Blockchain and the Internet of Things are a perfect match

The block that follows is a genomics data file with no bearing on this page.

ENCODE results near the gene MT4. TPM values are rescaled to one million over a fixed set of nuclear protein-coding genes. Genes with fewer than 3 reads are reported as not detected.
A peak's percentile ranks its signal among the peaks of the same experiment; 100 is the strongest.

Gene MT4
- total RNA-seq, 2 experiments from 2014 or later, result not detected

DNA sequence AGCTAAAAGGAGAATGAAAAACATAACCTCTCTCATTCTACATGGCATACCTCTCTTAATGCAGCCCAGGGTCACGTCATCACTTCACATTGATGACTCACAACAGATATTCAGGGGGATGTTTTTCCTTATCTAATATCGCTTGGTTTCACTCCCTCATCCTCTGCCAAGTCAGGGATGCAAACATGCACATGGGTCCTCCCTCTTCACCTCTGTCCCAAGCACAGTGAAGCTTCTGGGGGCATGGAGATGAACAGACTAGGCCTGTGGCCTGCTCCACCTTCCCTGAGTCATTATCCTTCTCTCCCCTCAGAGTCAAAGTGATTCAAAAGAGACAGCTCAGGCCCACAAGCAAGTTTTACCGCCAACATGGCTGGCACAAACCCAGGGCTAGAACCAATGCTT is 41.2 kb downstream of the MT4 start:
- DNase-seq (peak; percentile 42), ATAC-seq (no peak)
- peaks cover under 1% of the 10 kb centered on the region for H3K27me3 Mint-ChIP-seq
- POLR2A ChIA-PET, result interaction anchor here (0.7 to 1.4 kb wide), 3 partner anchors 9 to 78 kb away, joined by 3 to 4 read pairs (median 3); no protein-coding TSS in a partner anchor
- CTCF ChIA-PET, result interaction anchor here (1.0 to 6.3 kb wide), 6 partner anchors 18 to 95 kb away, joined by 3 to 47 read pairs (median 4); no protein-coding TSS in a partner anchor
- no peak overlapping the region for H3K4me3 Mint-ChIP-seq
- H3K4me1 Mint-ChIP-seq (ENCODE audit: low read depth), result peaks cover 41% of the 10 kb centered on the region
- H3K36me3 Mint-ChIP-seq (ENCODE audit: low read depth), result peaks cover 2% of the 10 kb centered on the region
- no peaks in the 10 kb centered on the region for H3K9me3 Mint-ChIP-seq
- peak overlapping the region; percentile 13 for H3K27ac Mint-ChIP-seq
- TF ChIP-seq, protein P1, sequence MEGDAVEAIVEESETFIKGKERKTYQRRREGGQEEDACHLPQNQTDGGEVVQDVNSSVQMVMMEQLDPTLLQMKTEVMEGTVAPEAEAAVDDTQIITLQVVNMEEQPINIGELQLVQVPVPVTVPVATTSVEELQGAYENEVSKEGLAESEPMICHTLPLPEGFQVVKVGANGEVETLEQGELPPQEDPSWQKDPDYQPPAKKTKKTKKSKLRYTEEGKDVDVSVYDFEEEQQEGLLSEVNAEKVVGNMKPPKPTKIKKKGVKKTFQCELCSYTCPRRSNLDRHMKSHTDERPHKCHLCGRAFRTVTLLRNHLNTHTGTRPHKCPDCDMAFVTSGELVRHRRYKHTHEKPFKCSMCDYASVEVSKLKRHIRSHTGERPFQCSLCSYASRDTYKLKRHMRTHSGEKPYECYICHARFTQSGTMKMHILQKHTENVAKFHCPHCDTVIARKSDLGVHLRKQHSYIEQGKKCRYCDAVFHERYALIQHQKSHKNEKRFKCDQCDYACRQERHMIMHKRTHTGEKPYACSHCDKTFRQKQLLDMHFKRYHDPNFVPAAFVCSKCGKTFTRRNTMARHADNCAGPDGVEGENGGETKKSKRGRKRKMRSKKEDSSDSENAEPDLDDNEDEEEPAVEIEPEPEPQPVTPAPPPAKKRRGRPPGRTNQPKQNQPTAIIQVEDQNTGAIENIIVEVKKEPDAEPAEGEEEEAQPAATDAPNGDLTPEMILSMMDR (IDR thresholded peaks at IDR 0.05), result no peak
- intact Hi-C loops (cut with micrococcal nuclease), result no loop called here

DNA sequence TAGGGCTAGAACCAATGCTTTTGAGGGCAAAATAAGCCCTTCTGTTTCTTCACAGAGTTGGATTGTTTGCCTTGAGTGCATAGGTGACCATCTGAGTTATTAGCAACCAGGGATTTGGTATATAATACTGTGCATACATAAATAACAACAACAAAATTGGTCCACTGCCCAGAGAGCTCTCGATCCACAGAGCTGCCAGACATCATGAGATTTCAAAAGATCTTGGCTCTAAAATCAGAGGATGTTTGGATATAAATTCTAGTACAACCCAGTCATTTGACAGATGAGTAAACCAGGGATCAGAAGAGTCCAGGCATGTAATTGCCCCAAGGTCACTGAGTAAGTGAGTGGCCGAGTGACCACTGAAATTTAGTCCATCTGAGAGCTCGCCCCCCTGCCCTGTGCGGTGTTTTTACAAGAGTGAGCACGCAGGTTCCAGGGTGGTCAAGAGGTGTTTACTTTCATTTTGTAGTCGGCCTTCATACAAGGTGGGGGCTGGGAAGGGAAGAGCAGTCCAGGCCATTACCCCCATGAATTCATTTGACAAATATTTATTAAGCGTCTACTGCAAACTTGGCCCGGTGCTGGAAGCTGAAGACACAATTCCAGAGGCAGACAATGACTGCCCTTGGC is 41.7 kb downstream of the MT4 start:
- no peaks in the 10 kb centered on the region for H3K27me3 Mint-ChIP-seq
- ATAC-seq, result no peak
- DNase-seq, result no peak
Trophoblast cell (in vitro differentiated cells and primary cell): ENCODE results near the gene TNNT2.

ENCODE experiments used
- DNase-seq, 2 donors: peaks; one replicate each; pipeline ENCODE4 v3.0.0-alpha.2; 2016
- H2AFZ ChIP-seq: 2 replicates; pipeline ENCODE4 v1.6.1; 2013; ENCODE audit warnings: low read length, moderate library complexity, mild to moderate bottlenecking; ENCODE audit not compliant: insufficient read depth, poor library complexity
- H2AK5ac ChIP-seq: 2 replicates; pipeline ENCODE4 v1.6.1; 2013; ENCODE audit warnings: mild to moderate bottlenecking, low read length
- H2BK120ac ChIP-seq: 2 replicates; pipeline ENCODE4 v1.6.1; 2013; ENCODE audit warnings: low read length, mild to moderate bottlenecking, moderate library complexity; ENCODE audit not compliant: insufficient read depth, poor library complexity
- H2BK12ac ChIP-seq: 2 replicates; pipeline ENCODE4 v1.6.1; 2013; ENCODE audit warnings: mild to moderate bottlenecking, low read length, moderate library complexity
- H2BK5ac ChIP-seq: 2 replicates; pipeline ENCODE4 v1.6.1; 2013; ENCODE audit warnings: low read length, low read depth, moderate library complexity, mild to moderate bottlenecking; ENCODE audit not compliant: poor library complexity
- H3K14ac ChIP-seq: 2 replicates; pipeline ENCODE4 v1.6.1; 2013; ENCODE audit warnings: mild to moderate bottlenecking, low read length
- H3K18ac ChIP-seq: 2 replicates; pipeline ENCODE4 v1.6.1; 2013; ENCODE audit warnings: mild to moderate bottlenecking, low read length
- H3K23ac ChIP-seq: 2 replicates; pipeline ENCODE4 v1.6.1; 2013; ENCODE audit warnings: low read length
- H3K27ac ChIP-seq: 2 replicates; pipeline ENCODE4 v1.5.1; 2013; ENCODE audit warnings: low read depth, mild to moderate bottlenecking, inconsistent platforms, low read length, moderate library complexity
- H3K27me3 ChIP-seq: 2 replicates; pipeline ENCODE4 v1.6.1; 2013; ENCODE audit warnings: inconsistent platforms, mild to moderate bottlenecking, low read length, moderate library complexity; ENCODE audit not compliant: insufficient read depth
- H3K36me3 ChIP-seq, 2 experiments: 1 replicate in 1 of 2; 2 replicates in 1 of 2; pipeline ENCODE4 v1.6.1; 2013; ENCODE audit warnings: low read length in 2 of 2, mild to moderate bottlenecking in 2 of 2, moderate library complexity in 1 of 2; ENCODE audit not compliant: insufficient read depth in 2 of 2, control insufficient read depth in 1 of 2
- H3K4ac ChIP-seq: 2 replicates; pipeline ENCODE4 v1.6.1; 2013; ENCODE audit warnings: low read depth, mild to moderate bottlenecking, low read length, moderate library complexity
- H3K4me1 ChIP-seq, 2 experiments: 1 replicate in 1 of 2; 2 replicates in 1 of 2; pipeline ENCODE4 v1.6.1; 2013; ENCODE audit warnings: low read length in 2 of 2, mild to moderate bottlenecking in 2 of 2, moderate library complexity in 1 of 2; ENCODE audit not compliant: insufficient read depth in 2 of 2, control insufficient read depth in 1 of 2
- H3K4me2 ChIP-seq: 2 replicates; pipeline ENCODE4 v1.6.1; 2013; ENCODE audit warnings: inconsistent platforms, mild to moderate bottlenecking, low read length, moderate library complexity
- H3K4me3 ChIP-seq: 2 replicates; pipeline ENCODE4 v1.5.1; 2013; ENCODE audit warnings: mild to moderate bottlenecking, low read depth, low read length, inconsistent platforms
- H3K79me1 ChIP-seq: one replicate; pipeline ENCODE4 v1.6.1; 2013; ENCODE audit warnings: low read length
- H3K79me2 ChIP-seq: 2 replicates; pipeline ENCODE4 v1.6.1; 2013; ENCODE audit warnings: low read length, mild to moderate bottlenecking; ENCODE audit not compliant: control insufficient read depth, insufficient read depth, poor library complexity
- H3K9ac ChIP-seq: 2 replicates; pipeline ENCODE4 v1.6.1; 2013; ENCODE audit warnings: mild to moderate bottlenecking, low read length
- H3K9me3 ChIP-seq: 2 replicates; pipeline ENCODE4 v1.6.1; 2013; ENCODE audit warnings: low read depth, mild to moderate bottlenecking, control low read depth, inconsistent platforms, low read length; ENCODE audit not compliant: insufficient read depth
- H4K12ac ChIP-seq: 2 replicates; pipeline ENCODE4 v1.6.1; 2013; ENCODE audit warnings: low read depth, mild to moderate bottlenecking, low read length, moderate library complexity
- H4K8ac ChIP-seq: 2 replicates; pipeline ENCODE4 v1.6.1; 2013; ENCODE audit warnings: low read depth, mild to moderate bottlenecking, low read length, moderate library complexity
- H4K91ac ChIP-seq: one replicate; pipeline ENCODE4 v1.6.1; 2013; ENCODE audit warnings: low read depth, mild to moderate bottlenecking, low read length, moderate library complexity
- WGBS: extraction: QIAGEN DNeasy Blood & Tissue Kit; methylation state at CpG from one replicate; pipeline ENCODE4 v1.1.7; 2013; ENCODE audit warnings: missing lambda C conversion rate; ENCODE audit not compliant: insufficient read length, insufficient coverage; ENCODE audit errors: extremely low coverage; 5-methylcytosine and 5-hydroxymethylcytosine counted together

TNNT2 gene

The Internet of Things technology has led to new concepts like smart factories, cities, vehicles, and next-generation agricultural tech, among other uses. Nearly every industry wants to take advantage IoT, and the world is well prepared for that. Nearly everyone has a smartphone or tablet device these days. Many of these devices are equipped with WiFi-enabled sensors that can transmit data to a central server. IoT allows machines such as factories, traffic lights, and airplanes to communicate with each other. The rise of IoT could pose some problems. The proliferation of devices collecting, sending, receiving, and processing data will cause congestion in existing networks, which will lead to high storage and compute costs. This is why blockchain is often referred to as the ideal platform for IoT devices. Blockchain stores data on a distributed, decentralized ledger, which is hosted on multiple nodes. Because it is immutable, the data within it cannot be altered. Combining blockchain and IoT creates a reliable and secure way to store data generated and processed by intelligent devices. It’s also decentralized so there is no need for central control, management, or maintenance. There are no high costs associated with it. IoT and Blockchain: What are the Benefits? Given these advantages, it’s not surprising that blockchain has made significant progress. According to International Data Corp data, almost 20% of all IoT deployments in 2019 were powered by blockchain solutions. Statista estimates that the total IoT device installed base will reach 75 billion by 2025. This is a huge area of potential growth. If we continue to rely upon traditional cloud-based networks, it will be difficult to deal with the enormous amounts of data generated by IoT. There are many costs to consider. Cloud networks can be very expensive in terms of storage and processing speed. The problem is that IoT ecosystems have a highly centralized, broker-based communication model that is based on a client/server architecture. Each device is identified, connected, and authenticated by cloud servers. These servers use large amounts of storage and processing power at very high costs. Cloud networks can also be vulnerable to outages that can make data unavailable or even disappear forever. Blockchain for IoT advocates say decentralized networks will make it easier to track billions and enable distributed processing and coordination at lower costs. Companies will no longer have to rely on cloud servers by adopting a standard, peer-to-peer communication method to process large volumes transactions between connected devices. Blockchain will eliminate single points failures, which is a major problem in today’s centralized cloud networks. Because it uses cryptography to protect the data it collects, blockchain is extremely secure. It will not be easy to migrate IoT workloads onto a blockchain-based infrastructure. There are many key issues to overcome, but there are also some interesting solutions that are being developed. Blockchain is not a low latency protocol. This is one of its biggest challenges. Due to this, most blockchains can only process a small number of transactions per second. This presents problems for large-scale IoT device network because they require very rapid data transfer rates to keep up. Ethereum, the most popular smart contract platform, can only process seven transactions per second. The Ethereum network is congested, which can lead to high transaction costs. It is not a platform that can support large-scale IoT deployments in its natural state. This problem could be solved by scaling solutions such as Boba Network. It is a Layer-2 network that uses hybrid compute platforms and speeds up transactions at lightning speed. Its costs are lower than traditional Layer-1 networks. Boba Network uses a technology called optimistic rollsups that allows multiple transactions to be bundled together and processed simultaneously. This allows transactions to be processed faster and more economically, since the gas fees for each bundle is split between them. Boba Network’s hybrid computing technology makes it an ideal fit for IoT data. It allows Ethereum smart contracts to communicate with any external Web2 API or sensor, allowing them to collect and process real-world data. The compatibility issues with blockchain are another problem. Although SQL datasets are the standard for IoT networks and have been successful, blockchain is not well-suited to be used as a traditional database because it stores data in blocks rather than rows and columns. Its distributed nature makes it incompatible with SQL-type databases. There are still some promising projects that aim to address these compatibility issues. IOTA has created an IoT-compatible blockchain that uses a Directed Graph-based tangle structure instead of standard blocks. This makes it more suited for storing the kind of chronologically-ordered data created by IoT devices. IoT Blockchain Applications at WorkThe combination blockchain and IoT can be used in many different applications. Logistics is one of the most important applications. It is essential for many global industries. It ensures that raw materials and finished goods are always available and get to their destinations. Logistics and supply chain industries face many challenges. These include too much paperwork, lack control over shipping, traceability issues, transportation difficulties, and more. Many of these problems can be solved by combining IoT with blockchain. They can be combined to store and collect data such as the location, time of arrival and departure, temperature of goods in transit, status of containers being shipped, and so forth. Blockchain is immutable and decentralized so anyone can access it at any time. Ambrosus is one company that has done this. It created a blockchain-powered IoT network to support the pharmaceutical and food logistics sectors. It relies on a network blockchain-connected sensors to give full visibility into goods throughout their supply chain, allowing for faster and more efficient movement. Another example of how blockchain can be used together is the connected car. IoT-enabled sensors are being used by car manufacturers to create automated vehicles. Blockchain opens up many new opportunities for the industry in smart parking, automated traffic control, and other areas. NetObjex has created a smart parking system that is powered by IoT, blockchain and other technologies. It has created a platform that allows autonomous vehicles to find a parking spot quickly using integrated payments using cryptocurrency. This was possible through its collaboration with PNI which designs smart parking sensors. The energy sector is last but not least, as it has already benefited from IoT-enabled sensors that have led to the creation so-called smart meters. Smart meters can upload data in real time and allow for better distribution of energy throughout the grid when IoT is combined with blockchain. For example, a home with solar panels can generate surplus power that is returned to the grid. This reduces energy wastage. Brooklyn, New York is an example of this. These solar-powered homes are connected via so-called microgrids that allow smart meters to communicate with each other over a distributed network. These homes can now buy and sell electricity from each other through this network. The blockchain facilitates transactions and ensures everyone can save money on their energy bills. Disclaimer: This article is intended for informational purposes only. This article is not intended to be used for legal, tax, investment or financial advice.